A recent study confirmed that eating a piece of birthday cake that someone has just blown their spit and gooey germs all over, is gross.
The scientists' specific objective was to “evaluate the level of bacterial transfer transferred to the top of a cake when blowing out the candles on a birthday cake.”1
What they Did
A foil circle was placed on a styrofoam disk. Vanilla icing was spread on top, and adorned with seventeen candles - my guess, to commemorate Samantha Baker’s less dramatic 17th birthday.
Each participant smelled and ate a piece of hot pizza to simulate a meal-and-dessert experience. The candles were then lit, and each participant blew out the candles. The icing was analyzed by counting the number of bacteria colonies formed over 48 hours.
What they Found
“Blowing out candles over icing resulted in 15 times more and statistically higher number of bacteria recovered from icing compared to icing that did not have candles blown out.”1
The maximum transfer of bacteria onto the cake increased 12,000% when the candles were blown out. And that was just on the cake icing, as 90% large bacteria-carrying droplets can remain in the air for 30-minutes, and contain a number of bacteria, as well as viruses. For example:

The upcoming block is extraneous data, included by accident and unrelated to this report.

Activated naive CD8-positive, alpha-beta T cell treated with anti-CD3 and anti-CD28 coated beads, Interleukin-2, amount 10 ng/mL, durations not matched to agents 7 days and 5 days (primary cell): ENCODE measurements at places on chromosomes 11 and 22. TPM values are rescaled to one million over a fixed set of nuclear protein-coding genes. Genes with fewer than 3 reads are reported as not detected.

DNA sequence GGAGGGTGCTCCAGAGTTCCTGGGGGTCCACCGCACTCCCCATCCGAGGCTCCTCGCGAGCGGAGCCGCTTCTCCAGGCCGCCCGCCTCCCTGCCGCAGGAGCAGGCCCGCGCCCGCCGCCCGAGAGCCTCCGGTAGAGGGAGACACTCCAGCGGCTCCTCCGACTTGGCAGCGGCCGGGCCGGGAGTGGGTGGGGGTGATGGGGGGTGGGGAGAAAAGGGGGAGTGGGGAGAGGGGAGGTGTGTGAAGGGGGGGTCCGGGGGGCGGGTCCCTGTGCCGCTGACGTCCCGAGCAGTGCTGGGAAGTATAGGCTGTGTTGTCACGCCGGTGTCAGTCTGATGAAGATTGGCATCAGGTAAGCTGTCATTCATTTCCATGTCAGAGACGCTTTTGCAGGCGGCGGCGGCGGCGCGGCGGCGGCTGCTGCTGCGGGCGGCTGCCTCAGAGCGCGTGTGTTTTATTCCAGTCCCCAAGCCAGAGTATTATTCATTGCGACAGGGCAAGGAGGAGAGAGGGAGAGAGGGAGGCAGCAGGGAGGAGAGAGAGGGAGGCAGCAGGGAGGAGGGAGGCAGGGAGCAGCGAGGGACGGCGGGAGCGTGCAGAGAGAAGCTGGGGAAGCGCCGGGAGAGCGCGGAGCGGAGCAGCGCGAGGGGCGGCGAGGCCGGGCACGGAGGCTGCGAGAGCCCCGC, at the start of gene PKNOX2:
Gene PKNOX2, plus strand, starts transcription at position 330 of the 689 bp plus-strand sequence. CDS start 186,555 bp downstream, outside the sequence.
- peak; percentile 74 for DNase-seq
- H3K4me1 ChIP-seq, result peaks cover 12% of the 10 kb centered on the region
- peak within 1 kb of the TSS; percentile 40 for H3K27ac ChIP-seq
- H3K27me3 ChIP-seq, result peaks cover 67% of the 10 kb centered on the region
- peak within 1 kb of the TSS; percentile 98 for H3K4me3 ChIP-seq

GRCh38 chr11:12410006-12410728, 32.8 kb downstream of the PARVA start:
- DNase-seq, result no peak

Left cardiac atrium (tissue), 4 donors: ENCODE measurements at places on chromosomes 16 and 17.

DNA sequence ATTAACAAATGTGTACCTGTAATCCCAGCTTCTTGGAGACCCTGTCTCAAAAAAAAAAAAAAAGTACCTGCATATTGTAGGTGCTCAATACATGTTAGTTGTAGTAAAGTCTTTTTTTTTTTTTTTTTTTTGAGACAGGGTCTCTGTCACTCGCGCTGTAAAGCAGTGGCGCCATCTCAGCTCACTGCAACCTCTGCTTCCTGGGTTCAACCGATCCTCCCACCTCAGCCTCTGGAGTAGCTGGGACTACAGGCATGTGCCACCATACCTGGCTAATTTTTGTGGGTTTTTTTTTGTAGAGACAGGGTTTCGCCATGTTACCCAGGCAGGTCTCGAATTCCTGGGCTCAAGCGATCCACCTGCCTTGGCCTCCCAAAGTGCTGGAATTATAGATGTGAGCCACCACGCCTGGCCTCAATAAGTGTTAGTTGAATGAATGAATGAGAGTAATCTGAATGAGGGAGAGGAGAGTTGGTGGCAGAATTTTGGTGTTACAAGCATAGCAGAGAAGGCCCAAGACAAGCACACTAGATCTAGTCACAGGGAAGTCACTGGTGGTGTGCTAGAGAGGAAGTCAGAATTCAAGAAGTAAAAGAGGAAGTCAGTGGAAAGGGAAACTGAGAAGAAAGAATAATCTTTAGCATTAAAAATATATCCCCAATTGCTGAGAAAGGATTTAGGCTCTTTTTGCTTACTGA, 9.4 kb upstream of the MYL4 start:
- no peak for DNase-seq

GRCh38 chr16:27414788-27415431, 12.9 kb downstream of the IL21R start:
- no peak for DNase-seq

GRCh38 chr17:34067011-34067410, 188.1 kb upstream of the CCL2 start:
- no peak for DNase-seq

- Staphylococcus spp.
- Streptococcus pneumonia
- Staphylococcus aureus,
- Streptococcus spp.
- Corynebacterium spp.
- Haemophilus spp.
- Neisseria spp.
- Influenza (Flu)
- Mycobacterium tuberlosis
Bacteria being spread a birthday cake when the candles are blown out is plausible, especially if the special birthday boy or girl has some special bacteria or viruses to share with the party goers.
The gift that can keep on giving.
- Dawson, P., Han, I., Lynn, D., Lackey, J., Baker, J., & Martinez-Dawson, R. (2017). Bacterial transfer associated with blowing out candles on a birthday cake. Journal of Food Research, 6(4).